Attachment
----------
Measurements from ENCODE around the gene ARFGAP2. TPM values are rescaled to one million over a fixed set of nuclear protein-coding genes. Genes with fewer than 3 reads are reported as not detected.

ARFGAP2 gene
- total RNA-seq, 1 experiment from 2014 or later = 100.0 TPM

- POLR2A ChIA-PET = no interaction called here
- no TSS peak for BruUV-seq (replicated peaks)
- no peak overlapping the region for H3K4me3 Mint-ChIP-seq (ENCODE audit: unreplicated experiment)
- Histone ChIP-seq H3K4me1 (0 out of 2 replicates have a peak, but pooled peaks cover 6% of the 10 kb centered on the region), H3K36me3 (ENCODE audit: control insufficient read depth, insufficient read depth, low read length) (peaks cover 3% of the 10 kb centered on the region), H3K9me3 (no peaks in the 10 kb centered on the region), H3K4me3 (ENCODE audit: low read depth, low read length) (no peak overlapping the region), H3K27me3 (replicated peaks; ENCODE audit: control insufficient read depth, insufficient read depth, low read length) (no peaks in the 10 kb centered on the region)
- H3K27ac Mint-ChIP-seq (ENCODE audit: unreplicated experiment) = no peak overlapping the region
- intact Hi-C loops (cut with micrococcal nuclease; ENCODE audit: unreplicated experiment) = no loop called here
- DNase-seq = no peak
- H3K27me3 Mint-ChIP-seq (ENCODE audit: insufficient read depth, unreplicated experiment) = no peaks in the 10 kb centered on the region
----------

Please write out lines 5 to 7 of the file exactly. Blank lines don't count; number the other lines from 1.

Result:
- no TSS peak for BruUV-seq (replicated peaks)
- no peak overlapping the region for H3K4me3 Mint-ChIP-seq (ENCODE audit: unreplicated experiment)
- Histone ChIP-seq H3K4me1 (0 out of 2 replicates have a peak, but pooled peaks cover 6% of the 10 kb centered on the region), H3K36me3 (ENCODE audit: control insufficient read depth, insufficient read depth, low read length) (peaks cover 3% of the 10 kb centered on the region), H3K9me3 (no peaks in the 10 kb centered on the region), H3K4me3 (ENCODE audit: low read depth, low read length) (no peak overlapping the region), H3K27me3 (replicated peaks; ENCODE audit: control insufficient read depth, insufficient read depth, low read length) (no peaks in the 10 kb centered on the region)